Cancer treatment: 'Men should talk about hair loss'
"Telling my mum was horrible. I remember her coming home from work and I said 'mum everything is fine, [but] my hair is starting to fall out'."
Nic Cumpilido, 24, faced surgery, chemotherapy and radiotherapy while fighting cancer but the resulting hair loss also took its toll.
Welsh health board figures suggest men are far less likely to access hair-loss support, services or wigs during treatment.
Cancer charity Maggie's Centre said they should be more routinely offered to men and urged men to be open minded.
Nic, of Bridgend, was diagnosed with a brain tumour in 2015 while studying at Swansea University and is now in remission.
He lost hair during different stages of his treatment and it has since partially grown back, with his surgery scars visible when it is cut short.
"Losing my hair did have a big, significant impact on my confidence," he said.
"I felt colder, not just physically, emotionally as well.
"I felt another big thing was happening to me - to get used to. I just wanted to be normal."
However, Nic tried to keep it in perspective, attempting to "look at the funny side" of the different stages of hair loss.
That determination saw him have some "fun" with different hairstyles, including a mohawk, a shaven head with beard inspired by TV show Breaking Bad, and one with an asymmetrical point.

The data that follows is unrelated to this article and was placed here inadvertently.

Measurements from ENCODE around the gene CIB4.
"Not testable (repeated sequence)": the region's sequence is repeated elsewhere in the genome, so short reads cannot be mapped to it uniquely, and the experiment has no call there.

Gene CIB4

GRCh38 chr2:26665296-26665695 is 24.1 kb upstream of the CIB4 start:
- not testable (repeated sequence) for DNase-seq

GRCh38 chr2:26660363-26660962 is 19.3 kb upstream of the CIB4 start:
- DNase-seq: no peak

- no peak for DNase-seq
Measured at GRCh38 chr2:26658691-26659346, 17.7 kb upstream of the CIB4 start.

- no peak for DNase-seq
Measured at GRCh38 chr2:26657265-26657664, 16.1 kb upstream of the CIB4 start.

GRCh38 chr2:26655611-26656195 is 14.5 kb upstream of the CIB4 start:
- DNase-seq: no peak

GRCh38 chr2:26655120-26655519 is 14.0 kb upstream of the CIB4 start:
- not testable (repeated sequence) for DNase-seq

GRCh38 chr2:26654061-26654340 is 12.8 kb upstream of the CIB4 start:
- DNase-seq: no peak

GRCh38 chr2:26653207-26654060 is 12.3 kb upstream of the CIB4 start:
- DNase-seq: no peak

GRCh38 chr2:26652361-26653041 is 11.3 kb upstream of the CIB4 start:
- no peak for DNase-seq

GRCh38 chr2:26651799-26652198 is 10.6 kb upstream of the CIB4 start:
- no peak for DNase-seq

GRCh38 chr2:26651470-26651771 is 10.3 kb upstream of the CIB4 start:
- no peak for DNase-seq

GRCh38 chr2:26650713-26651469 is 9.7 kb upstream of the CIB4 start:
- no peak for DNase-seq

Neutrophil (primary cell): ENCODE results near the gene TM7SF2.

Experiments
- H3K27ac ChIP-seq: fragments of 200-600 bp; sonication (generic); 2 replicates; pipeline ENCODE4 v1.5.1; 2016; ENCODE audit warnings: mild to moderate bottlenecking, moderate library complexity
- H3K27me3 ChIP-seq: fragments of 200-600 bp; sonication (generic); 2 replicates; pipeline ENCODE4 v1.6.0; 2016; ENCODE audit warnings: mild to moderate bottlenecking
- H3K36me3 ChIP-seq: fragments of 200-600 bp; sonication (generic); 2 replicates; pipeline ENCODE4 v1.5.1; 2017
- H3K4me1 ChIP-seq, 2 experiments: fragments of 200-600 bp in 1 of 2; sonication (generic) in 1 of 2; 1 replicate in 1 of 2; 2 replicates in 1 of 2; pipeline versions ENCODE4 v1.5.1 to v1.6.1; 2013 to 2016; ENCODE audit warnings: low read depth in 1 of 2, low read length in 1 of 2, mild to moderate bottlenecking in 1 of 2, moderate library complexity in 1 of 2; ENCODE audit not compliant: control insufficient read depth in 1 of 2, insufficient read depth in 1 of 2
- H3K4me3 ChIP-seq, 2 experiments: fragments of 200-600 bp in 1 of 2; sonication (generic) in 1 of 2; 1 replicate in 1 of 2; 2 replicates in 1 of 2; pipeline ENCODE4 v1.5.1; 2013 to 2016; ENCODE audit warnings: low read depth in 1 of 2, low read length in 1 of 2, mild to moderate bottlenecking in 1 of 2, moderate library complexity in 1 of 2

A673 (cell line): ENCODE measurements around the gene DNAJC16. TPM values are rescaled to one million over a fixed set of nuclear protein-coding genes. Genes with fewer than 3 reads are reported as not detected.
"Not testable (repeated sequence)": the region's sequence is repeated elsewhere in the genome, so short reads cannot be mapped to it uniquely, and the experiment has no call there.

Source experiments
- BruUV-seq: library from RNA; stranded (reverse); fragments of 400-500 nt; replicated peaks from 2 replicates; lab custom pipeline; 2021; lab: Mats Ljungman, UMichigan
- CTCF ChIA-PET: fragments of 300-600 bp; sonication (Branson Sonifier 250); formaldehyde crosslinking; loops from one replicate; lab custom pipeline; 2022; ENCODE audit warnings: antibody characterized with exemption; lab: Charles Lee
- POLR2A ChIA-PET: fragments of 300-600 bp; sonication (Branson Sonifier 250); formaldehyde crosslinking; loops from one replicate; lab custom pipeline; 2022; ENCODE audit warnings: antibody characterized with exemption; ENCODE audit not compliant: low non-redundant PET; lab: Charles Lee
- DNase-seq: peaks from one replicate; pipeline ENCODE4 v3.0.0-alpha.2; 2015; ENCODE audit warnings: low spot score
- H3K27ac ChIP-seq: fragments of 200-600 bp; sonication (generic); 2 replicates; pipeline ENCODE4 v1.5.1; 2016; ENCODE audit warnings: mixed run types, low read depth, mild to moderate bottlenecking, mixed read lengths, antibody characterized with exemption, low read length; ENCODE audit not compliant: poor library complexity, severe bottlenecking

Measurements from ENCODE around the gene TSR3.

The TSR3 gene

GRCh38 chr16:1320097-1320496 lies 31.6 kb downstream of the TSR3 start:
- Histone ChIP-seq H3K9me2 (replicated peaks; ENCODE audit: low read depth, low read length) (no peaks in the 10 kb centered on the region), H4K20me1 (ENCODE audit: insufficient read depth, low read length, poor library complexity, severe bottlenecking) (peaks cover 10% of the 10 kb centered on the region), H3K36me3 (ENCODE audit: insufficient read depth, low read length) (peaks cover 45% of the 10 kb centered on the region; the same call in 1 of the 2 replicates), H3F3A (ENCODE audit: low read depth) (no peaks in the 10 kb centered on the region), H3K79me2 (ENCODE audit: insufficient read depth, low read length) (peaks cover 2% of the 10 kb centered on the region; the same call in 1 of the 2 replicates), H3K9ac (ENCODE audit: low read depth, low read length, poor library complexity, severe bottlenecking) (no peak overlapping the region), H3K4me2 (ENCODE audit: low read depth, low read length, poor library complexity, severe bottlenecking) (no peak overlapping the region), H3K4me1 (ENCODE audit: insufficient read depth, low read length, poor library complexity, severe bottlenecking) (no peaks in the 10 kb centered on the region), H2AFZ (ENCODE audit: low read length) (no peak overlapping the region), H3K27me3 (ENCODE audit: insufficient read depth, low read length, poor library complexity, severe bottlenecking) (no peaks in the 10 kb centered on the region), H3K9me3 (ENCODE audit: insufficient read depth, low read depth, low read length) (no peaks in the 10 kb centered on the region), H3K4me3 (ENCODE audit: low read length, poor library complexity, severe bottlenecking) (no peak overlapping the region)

However hair loss arising from illness or treatment was still a taboo among men.
"Even though men don't speak about it, that says a lot about how men are dealing with it, which is not well," he said.
"Men don't talk about emotions a lot anyway, so it makes sense they wouldn't really talk about hair."
Figures from four of Wales' seven local health boards show only 14 of the 1,601 patients who received wigs or hair appliances on the NHS in 2018-19 were men - that is less than 1%.
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Cardiff's Velindre Cancer Centre said the number of men who access so-called cold cap treatments was "very low".
The treatment can prevent hair loss by cooling a patient's scalp during chemotherapy.
Alun Rees, 82, from Mumbles, Swansea, decided to use it while receiving treatment for prostate cancer.
He said: "Generally you think, as you're getting older you're going to lose your hair anyway. It's a gradual, natural process.
"But if you've got a good head of hair, I think it boosts your confidence [to keep it].
"You're still at a very low ebb, having gone through that [chemotherapy] but people say to you, 'you look good', and it lifts you up."
Alun said it was only chance that he heard about scalp cooling but hoped it would be promoted to more men with cancer.
However he would not have considered using a wig or a hairpiece because of the stigma.
"Men are quite strange about guys who wear wigs. It's a joke, isn't it?"
One issue which can affect men differently to women is losing body hair during some treatments.
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Sarah Hughes, of Maggie's Centre in Swansea, said that while hair loss was probably less of a concern for men than women, it was still a "big issue", particularly for some younger patients.
She believes clinicians and support groups could "be better" about providing information, but also urged men to be more open minded about the options.
She said: "It's not just making those assumptions that men are going to be okay with partial or total hair loss, it's giving them the choice too."